By Christian Holub
August 05, 2020 at 11:00 PM EDT
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Mitch Haaseth/ABC
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Coming off last week’s episode, we know that Nathaniel Malick has now taken Simmons, Deke, and the Zephyr to look for Fitz. I was hoping that would mean we might see at least a little Fitz, and I was right!

If you thought that Deke accidentally stowing away on the Zephyr with Malick, Simmons, and the young John Garrett was going to lead to a Die Hard-type situation...well, so did Deke! And you were both wrong. Garrett finds him immediately and Malick tries to threaten Deke in order to coax his grandmother into giving up Fitz’s location. Malick uses S.H.I.E.L.D.’s own technology to explore Simmons’ brain, but thanks to the implant it’s well-hidden. Instead, his first attempts only bring up great FitzSimmons moments from the early seasons, which I of course loved but also made me worry this episode was going to turn into a clip show. Thankfully it did not, those were just a brief interlude. 

Meanwhile, Kora makes her way onto the S.H.I.E.L.D. ship. Tough for me to get invested in this character’s journey since we just met her a few weeks ago, but May tries her best. Her characteristic coldness is offset a bit by her new emotion-reading powers, just as Coulson’s classic warmth is offset by the fact that technically he’s a robot now. But even so, when May tries to talk to Kora about Malick and her mother, Kora ends up overreacting and using her powers to short-circuit the Lighthouse’s power, allowing Sybil to infiltrate their system. Coulson tries to out-hack her, but even his LMD computational powers are no match for a Chronicom. Sybil uses her technological advantage to find the locations of all S.H.I.E.L.D. bases, and then summon more Chronicom ships to destroy them. 

Kora has totally bought into Malick and Sybil’s plan to amplify the old Captain America: The Winter Soldier plan with Chronicom tech; use their alien weaponry to take out everyone who could be a threat to world peace down the line. In Kora’s words, this is a brand new timeline with new rules. They can shape the world however they want. I think this works as a metaphor for this season as a whole: Season 5 was more appropriately a “final season” that brought together various plotlines and characters dating back to the beginning of the show, but for various reasons, we ended up having two more anyway, and now have a new chance at an ending.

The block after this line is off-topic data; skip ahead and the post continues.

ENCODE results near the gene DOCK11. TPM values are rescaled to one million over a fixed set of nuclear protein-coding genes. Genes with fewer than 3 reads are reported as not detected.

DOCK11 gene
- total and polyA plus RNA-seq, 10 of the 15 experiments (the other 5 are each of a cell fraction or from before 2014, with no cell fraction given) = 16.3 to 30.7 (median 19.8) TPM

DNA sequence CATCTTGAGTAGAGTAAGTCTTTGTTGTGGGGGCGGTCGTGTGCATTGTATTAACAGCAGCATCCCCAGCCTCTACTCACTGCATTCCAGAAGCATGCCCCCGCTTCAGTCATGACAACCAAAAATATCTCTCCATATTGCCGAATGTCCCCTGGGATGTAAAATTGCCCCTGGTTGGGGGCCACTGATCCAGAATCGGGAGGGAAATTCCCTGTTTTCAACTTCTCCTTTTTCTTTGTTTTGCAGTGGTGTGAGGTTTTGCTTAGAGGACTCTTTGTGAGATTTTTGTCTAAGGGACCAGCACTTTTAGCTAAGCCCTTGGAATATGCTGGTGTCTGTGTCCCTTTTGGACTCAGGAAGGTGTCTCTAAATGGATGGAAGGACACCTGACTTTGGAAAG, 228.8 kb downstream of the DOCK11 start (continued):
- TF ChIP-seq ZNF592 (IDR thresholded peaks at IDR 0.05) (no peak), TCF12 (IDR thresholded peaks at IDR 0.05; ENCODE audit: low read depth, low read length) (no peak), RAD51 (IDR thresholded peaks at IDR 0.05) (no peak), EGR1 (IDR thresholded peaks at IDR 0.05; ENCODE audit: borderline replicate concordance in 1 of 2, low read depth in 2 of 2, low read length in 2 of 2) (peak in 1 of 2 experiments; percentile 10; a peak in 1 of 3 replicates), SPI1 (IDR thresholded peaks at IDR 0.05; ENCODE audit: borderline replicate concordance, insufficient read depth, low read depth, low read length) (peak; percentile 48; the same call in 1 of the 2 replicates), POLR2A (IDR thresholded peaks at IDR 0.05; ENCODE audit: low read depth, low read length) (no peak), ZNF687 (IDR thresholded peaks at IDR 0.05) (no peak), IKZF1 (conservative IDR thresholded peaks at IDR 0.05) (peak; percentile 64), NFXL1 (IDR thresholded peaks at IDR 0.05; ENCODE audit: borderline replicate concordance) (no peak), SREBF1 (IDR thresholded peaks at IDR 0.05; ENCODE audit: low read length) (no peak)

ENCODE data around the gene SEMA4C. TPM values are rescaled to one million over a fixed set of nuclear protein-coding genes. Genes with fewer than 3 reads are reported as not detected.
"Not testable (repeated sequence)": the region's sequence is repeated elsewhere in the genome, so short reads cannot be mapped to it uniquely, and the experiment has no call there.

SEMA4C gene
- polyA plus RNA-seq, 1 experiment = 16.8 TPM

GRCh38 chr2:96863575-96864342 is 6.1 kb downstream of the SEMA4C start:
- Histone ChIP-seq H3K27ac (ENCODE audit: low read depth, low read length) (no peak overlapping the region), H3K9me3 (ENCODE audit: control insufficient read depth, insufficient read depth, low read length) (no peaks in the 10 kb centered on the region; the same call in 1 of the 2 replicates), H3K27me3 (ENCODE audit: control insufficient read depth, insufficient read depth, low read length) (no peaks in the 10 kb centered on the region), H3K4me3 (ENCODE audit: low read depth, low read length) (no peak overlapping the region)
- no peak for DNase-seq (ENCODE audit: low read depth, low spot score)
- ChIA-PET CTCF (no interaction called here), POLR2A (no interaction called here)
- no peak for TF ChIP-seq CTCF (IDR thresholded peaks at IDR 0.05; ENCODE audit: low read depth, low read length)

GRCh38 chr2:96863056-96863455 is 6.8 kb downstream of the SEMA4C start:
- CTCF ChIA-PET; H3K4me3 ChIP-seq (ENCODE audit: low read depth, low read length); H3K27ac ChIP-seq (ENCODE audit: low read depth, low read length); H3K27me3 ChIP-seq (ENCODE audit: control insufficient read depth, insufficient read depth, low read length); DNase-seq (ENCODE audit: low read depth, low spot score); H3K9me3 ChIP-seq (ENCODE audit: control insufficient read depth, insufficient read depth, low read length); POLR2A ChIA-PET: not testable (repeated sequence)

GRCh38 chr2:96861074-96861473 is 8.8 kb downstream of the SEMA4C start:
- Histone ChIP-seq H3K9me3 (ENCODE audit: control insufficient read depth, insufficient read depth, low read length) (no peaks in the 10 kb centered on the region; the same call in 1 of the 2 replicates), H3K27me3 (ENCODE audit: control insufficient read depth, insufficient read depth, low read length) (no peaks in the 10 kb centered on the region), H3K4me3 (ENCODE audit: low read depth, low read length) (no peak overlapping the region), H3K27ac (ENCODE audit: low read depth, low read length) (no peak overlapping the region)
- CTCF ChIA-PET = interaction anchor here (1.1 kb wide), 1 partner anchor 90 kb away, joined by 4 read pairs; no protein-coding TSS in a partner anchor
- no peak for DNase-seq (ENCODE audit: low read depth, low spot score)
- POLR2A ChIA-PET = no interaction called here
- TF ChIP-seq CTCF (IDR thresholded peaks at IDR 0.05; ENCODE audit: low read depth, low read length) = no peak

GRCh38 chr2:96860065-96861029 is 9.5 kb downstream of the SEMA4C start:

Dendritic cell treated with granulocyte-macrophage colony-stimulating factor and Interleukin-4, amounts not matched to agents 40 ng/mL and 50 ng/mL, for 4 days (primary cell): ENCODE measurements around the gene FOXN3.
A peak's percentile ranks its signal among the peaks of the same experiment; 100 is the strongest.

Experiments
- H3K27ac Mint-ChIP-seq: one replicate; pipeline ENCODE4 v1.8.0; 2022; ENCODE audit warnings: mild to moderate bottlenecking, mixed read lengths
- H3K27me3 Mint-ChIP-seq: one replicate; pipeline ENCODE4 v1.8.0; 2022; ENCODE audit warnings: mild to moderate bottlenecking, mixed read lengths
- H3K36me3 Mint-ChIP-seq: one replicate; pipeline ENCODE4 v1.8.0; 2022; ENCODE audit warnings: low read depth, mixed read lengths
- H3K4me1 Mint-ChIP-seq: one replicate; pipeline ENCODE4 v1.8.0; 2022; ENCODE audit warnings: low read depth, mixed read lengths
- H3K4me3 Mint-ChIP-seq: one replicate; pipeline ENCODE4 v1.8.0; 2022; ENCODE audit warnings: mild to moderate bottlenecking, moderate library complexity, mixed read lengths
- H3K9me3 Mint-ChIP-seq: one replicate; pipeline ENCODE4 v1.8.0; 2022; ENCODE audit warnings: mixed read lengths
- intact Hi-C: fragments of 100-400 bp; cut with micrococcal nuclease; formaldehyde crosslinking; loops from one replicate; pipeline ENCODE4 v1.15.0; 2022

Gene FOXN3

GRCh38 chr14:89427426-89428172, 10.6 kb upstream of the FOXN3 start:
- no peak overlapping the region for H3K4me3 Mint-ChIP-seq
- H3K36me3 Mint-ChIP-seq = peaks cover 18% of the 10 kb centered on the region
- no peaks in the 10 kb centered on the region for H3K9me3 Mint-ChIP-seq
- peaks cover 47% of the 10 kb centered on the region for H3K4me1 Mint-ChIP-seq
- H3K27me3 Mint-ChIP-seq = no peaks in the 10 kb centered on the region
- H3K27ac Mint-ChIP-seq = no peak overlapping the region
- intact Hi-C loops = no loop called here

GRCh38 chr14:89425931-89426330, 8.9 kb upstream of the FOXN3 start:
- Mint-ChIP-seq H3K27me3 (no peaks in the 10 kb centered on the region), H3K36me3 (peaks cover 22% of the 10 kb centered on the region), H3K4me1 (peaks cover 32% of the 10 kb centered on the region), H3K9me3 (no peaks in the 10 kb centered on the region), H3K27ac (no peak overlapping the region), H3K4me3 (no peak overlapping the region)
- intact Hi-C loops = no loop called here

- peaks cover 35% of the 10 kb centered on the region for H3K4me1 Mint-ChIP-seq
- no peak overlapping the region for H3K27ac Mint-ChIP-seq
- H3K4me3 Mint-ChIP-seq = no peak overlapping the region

Kora mentions “Grant Ward” as an example of someone who could be assassinated before growing into a villain (and unless something really unexpected happens in the finale, that might be the only mention of Grant Ward you get this season). Kora isn’t even fazed by May revealing her mother’s body. Though Kora cries and tries to give some of her energy to Jiaying to activate her healing power, she still accompanies Garrett back to Malick’s ship when summoned. She and Malick definitely have one thing in common: They both love to talk a big game for people who have only been on this show for a couple of weeks. 

There’s a dash of fun character interaction where Mack finds out about Sousa’s kiss with Daisy and encourages it, but the most interesting element of this episode is definitely the implications of where (or when) Fitz might be. Eventually, Malick is able to go deep enough into Simmons’ brain to see memories of her, Fitz, and Enoch working out their plan. As Fitz gets frustrated with his lack of progress in building a time machine, Enoch notes that it is a time machine, after all, so technically you can take as long as you want. Fitz latches onto that, telling Simmons that they can spend as much time together as they want before taking the machine to do whatever time travel stuff they need to do with it. 

The next scene we see is in a pure white room, with Simmons begging Fitz not to make a certain decision because she couldn’t bear it. Fitz is apparently explaining the necessity of giving her a memory implant. Interestingly, even though the reasoning Simmons has used all season is that the implant will prevent the Chronicoms from finding Fitz’s whereabouts, Fitz himself uses a different justification: If Simmons doesn’t know what happened to Fitz, then she can’t be distraught about it and can keep a level enough head to lead the team through their time travel adventures. That...sounds bad! Simmons’ look of horror from a few episodes ago when the implant was removed definitely makes more sense if it was Fitz related in some way. 

Here’s my guess: The only way for Fitz to successfully build a time machine was to spend literally his whole life on it. If he spent 80 years building it, then it would work and could be used for whatever they wanted, but he would be lost in the process. Or maybe something like Inception, where he and Simmons grew old together but only she was able to come back from it? 

We’ll find out for sure next week, and if the twist (whatever it actually is) was worth losing Fitz for the entire final season. In the meantime, enjoy Malick and Kora making out I guess.

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Marvel's Agents of S.H.I.E.L.D.

Phil Coulson (Clark Gregg) assembles a team of S.H.I.E.L.D. agents to handle strange new cases.

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  • 6
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  • ABC
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